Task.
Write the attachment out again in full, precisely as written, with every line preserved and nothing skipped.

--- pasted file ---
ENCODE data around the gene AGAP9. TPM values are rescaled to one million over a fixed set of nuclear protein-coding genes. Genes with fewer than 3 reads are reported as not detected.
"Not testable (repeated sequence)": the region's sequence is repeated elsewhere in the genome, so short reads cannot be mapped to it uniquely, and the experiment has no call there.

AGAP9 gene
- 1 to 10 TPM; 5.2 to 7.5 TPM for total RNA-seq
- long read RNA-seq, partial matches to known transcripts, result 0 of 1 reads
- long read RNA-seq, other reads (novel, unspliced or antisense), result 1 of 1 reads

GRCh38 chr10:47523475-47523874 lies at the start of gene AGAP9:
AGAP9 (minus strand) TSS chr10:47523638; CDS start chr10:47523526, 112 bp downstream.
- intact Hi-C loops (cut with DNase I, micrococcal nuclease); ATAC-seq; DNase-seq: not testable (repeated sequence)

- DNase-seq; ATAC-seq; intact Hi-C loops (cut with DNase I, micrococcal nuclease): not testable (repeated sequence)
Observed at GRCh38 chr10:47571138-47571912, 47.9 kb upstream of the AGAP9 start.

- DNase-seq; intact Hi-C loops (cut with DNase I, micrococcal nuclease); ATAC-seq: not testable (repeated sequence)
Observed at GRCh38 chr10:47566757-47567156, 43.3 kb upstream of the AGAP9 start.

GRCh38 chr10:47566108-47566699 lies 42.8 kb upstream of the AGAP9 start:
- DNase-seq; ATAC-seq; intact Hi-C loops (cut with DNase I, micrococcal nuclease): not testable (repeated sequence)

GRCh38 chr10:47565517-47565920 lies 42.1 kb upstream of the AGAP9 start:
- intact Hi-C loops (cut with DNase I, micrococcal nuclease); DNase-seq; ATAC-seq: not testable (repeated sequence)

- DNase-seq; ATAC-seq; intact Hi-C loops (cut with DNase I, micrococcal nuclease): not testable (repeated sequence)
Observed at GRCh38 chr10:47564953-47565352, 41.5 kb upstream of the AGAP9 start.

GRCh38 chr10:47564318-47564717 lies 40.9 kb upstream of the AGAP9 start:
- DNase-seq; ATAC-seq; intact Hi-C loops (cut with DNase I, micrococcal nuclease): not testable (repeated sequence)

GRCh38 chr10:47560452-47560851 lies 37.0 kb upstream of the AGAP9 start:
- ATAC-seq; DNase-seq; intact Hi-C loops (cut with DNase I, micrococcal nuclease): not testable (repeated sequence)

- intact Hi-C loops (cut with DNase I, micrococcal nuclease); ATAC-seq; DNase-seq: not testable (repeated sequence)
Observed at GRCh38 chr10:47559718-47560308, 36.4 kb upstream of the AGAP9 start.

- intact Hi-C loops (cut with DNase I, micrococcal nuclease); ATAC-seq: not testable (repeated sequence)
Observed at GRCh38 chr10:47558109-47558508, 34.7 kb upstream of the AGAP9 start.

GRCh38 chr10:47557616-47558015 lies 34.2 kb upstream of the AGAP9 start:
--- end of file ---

ENCODE data around the gene AGAP9. TPM values are rescaled to one million over a fixed set of nuclear protein-coding genes. Genes with fewer than 3 reads are reported as not detected.
"Not testable (repeated sequence)": the region's sequence is repeated elsewhere in the genome, so short reads cannot be mapped to it uniquely, and the experiment has no call there.

AGAP9 gene
- 1 to 10 TPM; 5.2 to 7.5 TPM for total RNA-seq
- long read RNA-seq, partial matches to known transcripts, result 0 of 1 reads
- long read RNA-seq, other reads (novel, unspliced or antisense), result 1 of 1 reads

GRCh38 chr10:47523475-47523874 lies at the start of gene AGAP9:
AGAP9 (minus strand) TSS chr10:47523638; CDS start chr10:47523526, 112 bp downstream.
- intact Hi-C loops (cut with DNase I, micrococcal nuclease); ATAC-seq; DNase-seq: not testable (repeated sequence)

- DNase-seq; ATAC-seq; intact Hi-C loops (cut with DNase I, micrococcal nuclease): not testable (repeated sequence)
Observed at GRCh38 chr10:47571138-47571912, 47.9 kb upstream of the AGAP9 start.

- DNase-seq; intact Hi-C loops (cut with DNase I, micrococcal nuclease); ATAC-seq: not testable (repeated sequence)
Observed at GRCh38 chr10:47566757-47567156, 43.3 kb upstream of the AGAP9 start.

GRCh38 chr10:47566108-47566699 lies 42.8 kb upstream of the AGAP9 start:
- DNase-seq; ATAC-seq; intact Hi-C loops (cut with DNase I, micrococcal nuclease): not testable (repeated sequence)

GRCh38 chr10:47565517-47565920 lies 42.1 kb upstream of the AGAP9 start:
- intact Hi-C loops (cut with DNase I, micrococcal nuclease); DNase-seq; ATAC-seq: not testable (repeated sequence)

- DNase-seq; ATAC-seq; intact Hi-C loops (cut with DNase I, micrococcal nuclease): not testable (repeated sequence)
Observed at GRCh38 chr10:47564953-47565352, 41.5 kb upstream of the AGAP9 start.

GRCh38 chr10:47564318-47564717 lies 40.9 kb upstream of the AGAP9 start:
- DNase-seq; ATAC-seq; intact Hi-C loops (cut with DNase I, micrococcal nuclease): not testable (repeated sequence)

GRCh38 chr10:47560452-47560851 lies 37.0 kb upstream of the AGAP9 start:
- ATAC-seq; DNase-seq; intact Hi-C loops (cut with DNase I, micrococcal nuclease): not testable (repeated sequence)

- intact Hi-C loops (cut with DNase I, micrococcal nuclease); ATAC-seq; DNase-seq: not testable (repeated sequence)
Observed at GRCh38 chr10:47559718-47560308, 36.4 kb upstream of the AGAP9 start.

- intact Hi-C loops (cut with DNase I, micrococcal nuclease); ATAC-seq: not testable (repeated sequence)
Observed at GRCh38 chr10:47558109-47558508, 34.7 kb upstream of the AGAP9 start.

GRCh38 chr10:47557616-47558015 lies 34.2 kb upstream of the AGAP9 start: